On the Huffington Post Chris Goldberg, who describes himself "as a guy who has worked in the book world for several years," writes about the notion that fiction is for women.
When I talk to book editors they repeat the mantra almost religiously: "Dudes don't read." They've all resigned themselves to the fact that women buy most of the books -- especially novels -- and so it's become a self-fulfilling prophecy. They're right. Dudes aren't reading. But is it our fault? Or have publishers just given up trying to publish and market books that we'd want to read?
Just glance over a list of book deals on Publisher's Marketplace and you'll see houses acquiring the same stuff day in and day out -- almost all of which fits into pre-existing niche categories dominated by female readers.
A good example is Jane Austen-related books. In three years in my current job I've seen The Jane Austen Book Club, Jane Austen's Guide to Dating, Jane Austen in Boca, Jane Austen in Scarsdale, Austenland, The Lost Memoirs of Jane Austen: A Novel, Confessions of a Jane Austen Addict, Lost in Austen: A Create Your Own Jane Austen Adventure, What Would Jane Austen Do? and, appropriately, Jane Austen Ruined My Life.
I joked with my cubicle-mate when Twilight became big that it was only a matter of time before we had a Jane Austen vampire book. It didn't take long. In June Publisher's Marketplace announced Jane Bites Back, pitched as "the humorous, sassy account of Jane Austen as a modern-day vampire," to be published by Del Rey Books.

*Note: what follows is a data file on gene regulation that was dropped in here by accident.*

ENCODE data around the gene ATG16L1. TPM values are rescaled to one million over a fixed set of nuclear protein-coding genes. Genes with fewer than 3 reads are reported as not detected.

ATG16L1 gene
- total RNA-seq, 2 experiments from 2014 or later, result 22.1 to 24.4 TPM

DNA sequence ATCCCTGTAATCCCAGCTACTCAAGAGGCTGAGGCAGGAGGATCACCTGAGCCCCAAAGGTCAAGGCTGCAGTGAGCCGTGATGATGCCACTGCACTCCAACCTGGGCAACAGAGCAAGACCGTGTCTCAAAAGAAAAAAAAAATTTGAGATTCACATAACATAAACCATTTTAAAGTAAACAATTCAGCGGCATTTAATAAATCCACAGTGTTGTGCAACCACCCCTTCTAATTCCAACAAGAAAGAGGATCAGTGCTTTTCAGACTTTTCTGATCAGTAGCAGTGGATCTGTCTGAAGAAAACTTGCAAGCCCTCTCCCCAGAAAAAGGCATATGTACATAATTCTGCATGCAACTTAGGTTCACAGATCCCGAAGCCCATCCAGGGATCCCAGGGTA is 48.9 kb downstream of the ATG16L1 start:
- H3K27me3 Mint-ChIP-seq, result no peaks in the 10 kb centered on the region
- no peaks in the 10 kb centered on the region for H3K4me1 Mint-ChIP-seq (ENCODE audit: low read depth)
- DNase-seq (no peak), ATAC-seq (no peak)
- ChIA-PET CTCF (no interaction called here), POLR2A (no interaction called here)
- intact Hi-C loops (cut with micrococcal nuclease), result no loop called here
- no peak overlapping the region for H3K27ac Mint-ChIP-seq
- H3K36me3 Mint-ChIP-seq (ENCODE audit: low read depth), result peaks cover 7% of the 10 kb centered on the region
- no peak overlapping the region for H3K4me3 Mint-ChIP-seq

After The Devil Wears Prada there were dozens of "assistant lit" books. After The Nanny Diaries there were dozens of "nanny lit" books. As the former assistants and nannies get married and have kids there are now "mommy lit" and "divorcée lit" books.
Meanwhile, it's gotten to the point where a lot of the more business-savvy literary agents won't even bother to represent a young male novelist anymore. If they do actually sell a guy-centered book, it's usually a direct-to-paperback deal with practically no publicity budget. (Something like I Just Want My Pants Back by David J. Rosen.)
for the rest go here:
Subscribe to: Post Comments (Atom)
And yet I find when buying for my seven year old daughter it seems that most of the interesting fiction is written for boys.
This really strikes a deadly chord with me. I've been wondering why I haven't read many novels in the last few years. Feminized publishing is part of it, for sure. I was thinking of all the writers I read growing up, who wrote to appeal to men, and how many have actually published in the last five years. Aside from Richard Stark, 80 plus years old, who keep churning out Parker novels, all those writers are an anachronism.
So look at the books they are making big for guys - technothrillers, serial killer series, assassins, lone wolf heroes. And look at the franchise names - Cussler, Ludlum, Griffin, Patterson - all being written by others with the 'name' author getting above-the-title credit. Flat, read 'em and toss 'em, forgettable. Why should guys read? No one is publishing stories of men in the 21st century.
Post a Comment